Love you!

Call all your friends over to Five Spice, reserve a few tables near the windows, and order a few bottles of their cheapest best wine, all the desserts on their menuu, and share them: coconut creme brulee with pineapple and cookies, Milkyway chocolate cake with toffee chips, caramel sauce, and whipped cream, white chocolate raspberry cheesecake with raspberry coulis, banana cream cake that's triple layered w/ banana cream and white chocolate, apple tarte served warm with vanilla ice cream and caramel sauce, and plain old ice cream and sorbet.

Remind us with enough advanced time when the party begins. Some of us have to pack a suitcase and make travel arrangements. Oh, make it early!

Party on Garth!!

My biggest give up when my husband died was taking the big photo of his father that sat on my piano and putting it through my shredder! I never liked him and hearing the zzzzzzz shredding him gave me a big smile :-)

Great post! Definitely no exercise other than a pleasant walk in nature. Eat what and when you want. Have wine, smoke pot...whatever. I wouldn’t even go to the dentist.
No makeup, simple hairdo, no doing nails, comfortable clothes.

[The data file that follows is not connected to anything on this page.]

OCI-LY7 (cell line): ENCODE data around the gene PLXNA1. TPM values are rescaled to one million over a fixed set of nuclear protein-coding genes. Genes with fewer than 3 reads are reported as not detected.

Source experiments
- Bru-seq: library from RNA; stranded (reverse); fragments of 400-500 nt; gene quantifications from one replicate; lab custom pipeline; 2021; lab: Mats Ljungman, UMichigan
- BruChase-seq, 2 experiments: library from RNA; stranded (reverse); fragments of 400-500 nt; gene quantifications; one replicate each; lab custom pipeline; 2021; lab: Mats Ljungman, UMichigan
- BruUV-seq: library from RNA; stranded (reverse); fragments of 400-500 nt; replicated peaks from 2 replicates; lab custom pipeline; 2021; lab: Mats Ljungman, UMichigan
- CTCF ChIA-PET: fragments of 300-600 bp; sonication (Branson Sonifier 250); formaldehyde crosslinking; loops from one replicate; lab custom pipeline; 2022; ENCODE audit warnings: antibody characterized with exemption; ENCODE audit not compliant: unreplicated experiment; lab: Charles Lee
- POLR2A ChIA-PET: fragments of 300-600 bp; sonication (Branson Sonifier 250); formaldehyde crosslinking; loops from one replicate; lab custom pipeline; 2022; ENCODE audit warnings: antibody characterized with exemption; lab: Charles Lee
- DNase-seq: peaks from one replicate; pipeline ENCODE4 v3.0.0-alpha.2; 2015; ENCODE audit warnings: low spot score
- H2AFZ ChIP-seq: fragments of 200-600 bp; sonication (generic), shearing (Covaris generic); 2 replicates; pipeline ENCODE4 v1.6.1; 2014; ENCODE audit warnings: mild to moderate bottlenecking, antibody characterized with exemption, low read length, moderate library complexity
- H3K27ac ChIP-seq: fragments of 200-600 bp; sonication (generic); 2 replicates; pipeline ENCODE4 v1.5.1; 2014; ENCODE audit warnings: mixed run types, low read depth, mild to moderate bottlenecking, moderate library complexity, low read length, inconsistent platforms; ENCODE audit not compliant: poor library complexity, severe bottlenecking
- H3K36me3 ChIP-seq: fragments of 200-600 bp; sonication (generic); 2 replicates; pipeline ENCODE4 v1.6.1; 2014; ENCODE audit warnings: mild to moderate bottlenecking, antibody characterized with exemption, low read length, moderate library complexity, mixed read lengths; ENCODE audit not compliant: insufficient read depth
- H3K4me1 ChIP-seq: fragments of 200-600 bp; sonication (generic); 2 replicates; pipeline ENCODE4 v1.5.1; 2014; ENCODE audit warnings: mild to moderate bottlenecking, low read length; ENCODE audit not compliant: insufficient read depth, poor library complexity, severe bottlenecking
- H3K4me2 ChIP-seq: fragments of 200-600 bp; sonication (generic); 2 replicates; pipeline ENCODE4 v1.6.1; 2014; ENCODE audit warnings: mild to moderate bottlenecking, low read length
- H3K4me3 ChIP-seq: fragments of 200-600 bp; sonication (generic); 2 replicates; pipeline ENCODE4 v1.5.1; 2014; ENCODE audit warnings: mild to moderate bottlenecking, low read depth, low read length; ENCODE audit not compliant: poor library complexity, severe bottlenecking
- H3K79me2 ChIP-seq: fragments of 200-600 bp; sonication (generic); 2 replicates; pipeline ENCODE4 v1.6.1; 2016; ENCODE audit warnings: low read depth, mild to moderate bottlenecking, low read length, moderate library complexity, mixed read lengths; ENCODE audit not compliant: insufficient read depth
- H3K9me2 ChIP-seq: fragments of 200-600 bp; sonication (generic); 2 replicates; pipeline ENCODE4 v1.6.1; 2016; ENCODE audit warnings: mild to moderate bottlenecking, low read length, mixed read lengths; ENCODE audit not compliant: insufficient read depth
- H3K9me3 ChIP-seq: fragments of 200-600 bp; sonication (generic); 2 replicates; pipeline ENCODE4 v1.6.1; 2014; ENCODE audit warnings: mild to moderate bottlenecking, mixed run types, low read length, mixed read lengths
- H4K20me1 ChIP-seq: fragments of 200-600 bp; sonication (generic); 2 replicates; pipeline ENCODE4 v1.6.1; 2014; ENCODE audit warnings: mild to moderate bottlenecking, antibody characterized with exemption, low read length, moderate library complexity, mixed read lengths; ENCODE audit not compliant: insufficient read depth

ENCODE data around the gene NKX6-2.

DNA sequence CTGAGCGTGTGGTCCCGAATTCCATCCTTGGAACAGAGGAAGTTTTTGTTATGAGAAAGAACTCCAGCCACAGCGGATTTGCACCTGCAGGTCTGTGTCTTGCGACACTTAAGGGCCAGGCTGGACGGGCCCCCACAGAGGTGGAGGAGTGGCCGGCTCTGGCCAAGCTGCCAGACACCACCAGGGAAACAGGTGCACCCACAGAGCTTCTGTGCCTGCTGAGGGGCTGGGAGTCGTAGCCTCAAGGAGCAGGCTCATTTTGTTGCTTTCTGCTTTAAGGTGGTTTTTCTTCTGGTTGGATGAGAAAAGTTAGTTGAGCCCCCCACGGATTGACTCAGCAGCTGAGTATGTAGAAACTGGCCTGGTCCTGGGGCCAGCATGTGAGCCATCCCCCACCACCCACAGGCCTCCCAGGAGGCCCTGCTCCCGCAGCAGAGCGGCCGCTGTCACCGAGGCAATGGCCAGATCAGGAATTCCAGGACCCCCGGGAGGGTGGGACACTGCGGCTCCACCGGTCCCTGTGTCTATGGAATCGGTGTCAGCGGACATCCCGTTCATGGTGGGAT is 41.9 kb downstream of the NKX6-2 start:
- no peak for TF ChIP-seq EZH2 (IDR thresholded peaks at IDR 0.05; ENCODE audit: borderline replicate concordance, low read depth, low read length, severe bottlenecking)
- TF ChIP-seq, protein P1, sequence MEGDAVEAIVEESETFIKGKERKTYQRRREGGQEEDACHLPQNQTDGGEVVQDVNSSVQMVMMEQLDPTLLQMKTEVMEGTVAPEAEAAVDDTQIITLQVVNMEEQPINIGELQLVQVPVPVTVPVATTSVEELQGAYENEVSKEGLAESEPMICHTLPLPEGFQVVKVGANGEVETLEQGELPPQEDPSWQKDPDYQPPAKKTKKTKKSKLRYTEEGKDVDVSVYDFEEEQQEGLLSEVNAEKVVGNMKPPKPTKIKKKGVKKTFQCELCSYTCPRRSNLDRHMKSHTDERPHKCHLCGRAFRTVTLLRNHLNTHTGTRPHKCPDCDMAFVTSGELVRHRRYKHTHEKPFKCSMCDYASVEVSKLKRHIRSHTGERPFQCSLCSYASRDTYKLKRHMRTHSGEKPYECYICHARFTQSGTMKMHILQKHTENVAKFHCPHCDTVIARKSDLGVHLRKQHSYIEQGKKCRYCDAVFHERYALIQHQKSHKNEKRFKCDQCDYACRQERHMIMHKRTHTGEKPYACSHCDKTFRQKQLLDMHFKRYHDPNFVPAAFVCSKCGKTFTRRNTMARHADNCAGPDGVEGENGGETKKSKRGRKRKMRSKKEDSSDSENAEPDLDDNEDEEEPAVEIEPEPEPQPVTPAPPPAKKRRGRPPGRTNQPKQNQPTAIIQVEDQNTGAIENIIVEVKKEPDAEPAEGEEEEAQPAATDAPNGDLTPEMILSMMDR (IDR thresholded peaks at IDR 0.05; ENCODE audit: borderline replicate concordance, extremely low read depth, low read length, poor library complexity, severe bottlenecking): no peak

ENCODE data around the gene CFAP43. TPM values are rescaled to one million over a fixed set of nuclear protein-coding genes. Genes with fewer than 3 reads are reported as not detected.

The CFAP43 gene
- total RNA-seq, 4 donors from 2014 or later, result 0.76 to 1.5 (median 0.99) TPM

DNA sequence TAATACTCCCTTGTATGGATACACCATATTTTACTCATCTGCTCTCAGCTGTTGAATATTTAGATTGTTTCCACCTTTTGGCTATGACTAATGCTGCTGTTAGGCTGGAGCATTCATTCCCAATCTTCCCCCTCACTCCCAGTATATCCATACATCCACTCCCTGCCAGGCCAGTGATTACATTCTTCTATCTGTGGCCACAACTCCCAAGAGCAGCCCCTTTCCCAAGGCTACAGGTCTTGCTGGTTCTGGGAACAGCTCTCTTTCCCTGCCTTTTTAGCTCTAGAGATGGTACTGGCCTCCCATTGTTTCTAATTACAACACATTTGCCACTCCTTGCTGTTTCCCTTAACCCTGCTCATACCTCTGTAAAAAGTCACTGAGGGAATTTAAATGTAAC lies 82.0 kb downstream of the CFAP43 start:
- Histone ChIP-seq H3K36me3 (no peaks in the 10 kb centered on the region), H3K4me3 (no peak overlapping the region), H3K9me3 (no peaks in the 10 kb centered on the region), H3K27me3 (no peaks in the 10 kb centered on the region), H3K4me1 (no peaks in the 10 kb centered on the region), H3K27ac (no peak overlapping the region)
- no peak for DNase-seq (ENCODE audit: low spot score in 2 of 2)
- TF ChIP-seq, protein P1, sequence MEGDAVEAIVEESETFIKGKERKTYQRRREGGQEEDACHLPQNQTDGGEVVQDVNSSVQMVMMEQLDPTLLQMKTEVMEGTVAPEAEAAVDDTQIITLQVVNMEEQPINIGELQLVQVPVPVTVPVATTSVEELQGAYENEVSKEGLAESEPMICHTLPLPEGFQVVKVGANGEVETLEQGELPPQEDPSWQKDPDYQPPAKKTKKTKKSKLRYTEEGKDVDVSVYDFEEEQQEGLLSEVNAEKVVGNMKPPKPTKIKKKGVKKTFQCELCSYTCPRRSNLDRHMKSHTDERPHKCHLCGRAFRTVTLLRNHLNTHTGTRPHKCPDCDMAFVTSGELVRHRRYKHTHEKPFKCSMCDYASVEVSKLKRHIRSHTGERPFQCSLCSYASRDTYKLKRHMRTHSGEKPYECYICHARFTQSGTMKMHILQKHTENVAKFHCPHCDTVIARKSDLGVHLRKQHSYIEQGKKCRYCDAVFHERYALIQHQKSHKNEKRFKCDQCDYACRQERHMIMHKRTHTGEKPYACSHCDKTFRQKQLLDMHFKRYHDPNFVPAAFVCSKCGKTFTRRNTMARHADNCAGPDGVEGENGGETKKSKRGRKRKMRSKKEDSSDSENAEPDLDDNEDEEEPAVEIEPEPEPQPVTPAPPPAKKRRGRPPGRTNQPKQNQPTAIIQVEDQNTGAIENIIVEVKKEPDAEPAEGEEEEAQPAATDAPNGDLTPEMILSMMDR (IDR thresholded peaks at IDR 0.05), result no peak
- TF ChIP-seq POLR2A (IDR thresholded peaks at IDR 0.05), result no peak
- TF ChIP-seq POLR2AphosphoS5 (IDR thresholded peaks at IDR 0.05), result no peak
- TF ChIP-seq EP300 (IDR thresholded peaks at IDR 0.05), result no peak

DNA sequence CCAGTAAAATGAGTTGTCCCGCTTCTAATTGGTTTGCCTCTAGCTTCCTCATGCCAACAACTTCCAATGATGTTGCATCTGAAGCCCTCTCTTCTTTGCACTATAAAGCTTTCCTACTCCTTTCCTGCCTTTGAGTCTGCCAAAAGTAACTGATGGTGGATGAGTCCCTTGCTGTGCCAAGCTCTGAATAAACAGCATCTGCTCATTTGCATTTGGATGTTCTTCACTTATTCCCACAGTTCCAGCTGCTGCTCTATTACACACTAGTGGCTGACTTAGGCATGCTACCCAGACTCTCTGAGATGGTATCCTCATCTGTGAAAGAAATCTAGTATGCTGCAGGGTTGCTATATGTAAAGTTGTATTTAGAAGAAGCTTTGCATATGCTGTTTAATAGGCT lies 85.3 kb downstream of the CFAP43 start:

So much of it sounds wonderful that it tells me much can and should be done now...even before and life would be simpler.

The hard one for me would be not knowing what happens in 2020 with trump. My curiosity would want to override my not being able to know...but, alas, that’s the way it would be.

I'd stop worrying about having enough money to last me the rest of my life and start spending it on some of the things I've denied myself until now.
If I still felt well enough, I'd plan a first class trip or two to places I've always wanted to see.
I'd get busy doing a photo catalog of things I treasure the most, including explanations of why with each item. Particularly jewelry that I've treasured for reasons never explained to others. And pass on items to those who've expressed particular interests. (My mom had an amethyst ring that I'd always admired, but by the time I inquired about it, she'd given it to a cousin.)
I'd put in place some way of keeping my blog up and running until all family members have had time to read through it, if they want to. I've not really told them about it because knowing they are reading would make me too self-conscious.
But, to be honest, I probably don't know what I'd do because I haven't gotten to that place yet.

Great ideas here! I’m a hospice worker, and an EOLD (end of life doula). As a result, I hear more than the average Jane does, from people with a terminal illness, or those who are actively dying. “I wish I hadn’t said such and such to so and so” is a common refrain (and we can begin to work on that if a patient desires). But far and away the most common thing I hear is “I wish I’d done _____.” What most people regret is what they DIDN’T do- as opposed to what they did. (This needn’t be extreme- could be something as simple as reading. Or telling someone how much they love them.) More power to all of us!

What would I give up? The weekly filling of those little pill boxes. But as long as I have to take care of my husband (he has dementia) I will keep my boxes filled.